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Increased fecal serine-protease activity in diarrheic ibs patients: a colonic lumenal factor impairing colonic permeability and sensitivity
  1. Krisztina Gecse
  1. Neuro-Gastroenterology & Nutrition Unit, INRA/EI-Purpan, Toulouse, France
    1. Richard Roka
    1. First Department of Internal Medicine, University of Szeged, Hungary
      1. Laurent Ferrier (ferrier{at}toulouse.inra.fr)
      1. Neuro-Gastroenterology & Nutrition Unit, INRA/EI-Purpan, Toulouse, France
        1. Mathilde Leveque
        1. Neuro-Gastroenterology & Nutrition Unit, INRA/EI-Purpan, Toulouse, France
          1. Helene Eutamene
          1. Neuro-Gastroenterology & Nutrition Unit, INRA/EI-Purpan, Toulouse, France
            1. Christel Cartier
            1. Neuro-Gastroenterology & Nutrition Unit, INRA/EI-Purpan, Toulouse, France
              1. Afifa Ait-Belgnaoui (afifa{at}toulouse.inra.fr)
              1. Neuro-Gastroenterology & Nutrition Unit, INRA/EI-Purpan, Toulouse, France
                1. Andras Rosztoczy
                1. First Department of Internal Medicine, University of Szeged, Hungary
                  1. Ferenc Izbeki
                  1. First Department of Internal Medicine, University of Szeged, Hungary
                    1. Jean Fioramonti (jfioramo{at}toulouse.inra.fr)
                    1. Neuro-Gastroenterology & Nutrition Unit, INRA/EI-Purpan, Toulouse, France
                      1. Tibor Wittmann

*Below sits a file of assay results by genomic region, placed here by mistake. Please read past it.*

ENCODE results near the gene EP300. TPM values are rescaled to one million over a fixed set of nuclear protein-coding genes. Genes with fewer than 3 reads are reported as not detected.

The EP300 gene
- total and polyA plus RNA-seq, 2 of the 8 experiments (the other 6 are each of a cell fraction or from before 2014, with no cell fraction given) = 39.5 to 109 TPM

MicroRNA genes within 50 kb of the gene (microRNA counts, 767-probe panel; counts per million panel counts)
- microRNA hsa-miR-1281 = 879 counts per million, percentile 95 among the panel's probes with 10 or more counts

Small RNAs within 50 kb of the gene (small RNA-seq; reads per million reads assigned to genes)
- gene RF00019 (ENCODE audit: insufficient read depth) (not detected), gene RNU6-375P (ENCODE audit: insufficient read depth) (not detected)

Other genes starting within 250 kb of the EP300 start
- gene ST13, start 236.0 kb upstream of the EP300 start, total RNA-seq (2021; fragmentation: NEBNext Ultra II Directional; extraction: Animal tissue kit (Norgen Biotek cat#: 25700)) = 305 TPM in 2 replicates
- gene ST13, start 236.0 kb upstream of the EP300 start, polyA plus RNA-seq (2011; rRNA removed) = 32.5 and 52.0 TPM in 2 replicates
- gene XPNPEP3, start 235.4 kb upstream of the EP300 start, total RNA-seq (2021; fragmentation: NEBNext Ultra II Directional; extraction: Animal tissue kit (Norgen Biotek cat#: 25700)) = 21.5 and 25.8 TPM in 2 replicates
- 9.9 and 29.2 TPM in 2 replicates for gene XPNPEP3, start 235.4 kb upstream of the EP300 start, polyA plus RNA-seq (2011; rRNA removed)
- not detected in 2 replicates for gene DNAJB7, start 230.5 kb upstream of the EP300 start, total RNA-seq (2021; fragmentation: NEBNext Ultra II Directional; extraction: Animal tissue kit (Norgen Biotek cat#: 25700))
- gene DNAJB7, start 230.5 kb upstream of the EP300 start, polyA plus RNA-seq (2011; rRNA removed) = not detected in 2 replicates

1. First Department of Internal Medicine, University of Szeged, Hungary
                        1. Lionel Bueno (lbueno{at}toulouse.inra.fr)
                        1. Neuro-Gastroenterology & Nutrition Unit, INRA/EI-Purpan, Toulouse, France

                          Abstract

                          Objectives: Diarrhea-predominant irritable bowel syndrome (IBS-D) is characterized by elevated colonic lumenal serine-protease activity. The aims of this study were (i) to investigate the origin of this elevated serine-protease activity, (ii) to evaluate if it may be sufficient to trigger alterations in colonic paracellular permeability (CPP) and sensitivity and (iii) to examine the role of proteinase-activated receptor-2 (PAR-2) activation and signaling cascade in this process.

                          Patients & Methods: Fecal enzymatic activities were assayed in healthy subjects and patients with IBS, ulcerative colitis and acute infectious diarrhea. Following mucosal exposure to supernatants of control subjects and IBS-D patients, EMG response to colorectal balloon distension was recorded in WT and PAR2-/- mice and CPP was evaluated on colonic strips in Ussing chambers. Zonula occludens-1 (ZO-1) and phosphorylated myosin light chain were detected by immunohistochemistry.

                          Results: The three-times increase in fecal serine-protease activity seen in IBS-D patients compared with IBS-C or infectious diarrhea, is neither of epithelial or inflammatory cell origin, nor is it coupled with anti-protease activity of endogenous origin. Mucosal application of fecal supernatants from IBS-D patients in mice evoked allodynia and increased CPP by 92%, both of which effects were prevented by serine-protease inhibitors and dependent on PAR-2 expression. In mice, colonic exposure to supernatants from IBS-D patients resulted in a rapid increase in the phosphorylation of myosin light chain and delayed redistribution of ZO-1 in colonocytes.

                          Conclusions: Elevated colonic lumenal serine-protease activity of IBS-D patients evokes a PAR-2 mediated colonic epithelial barrier dysfunction and subsequent allodynia in mice, suggesting a novel organic background in the pathogenesis of IBS.

                          • Irritable bowel syndrome
                          • colon
                          • diarrhea
                          • permeability
                          • serine protease and PAR2

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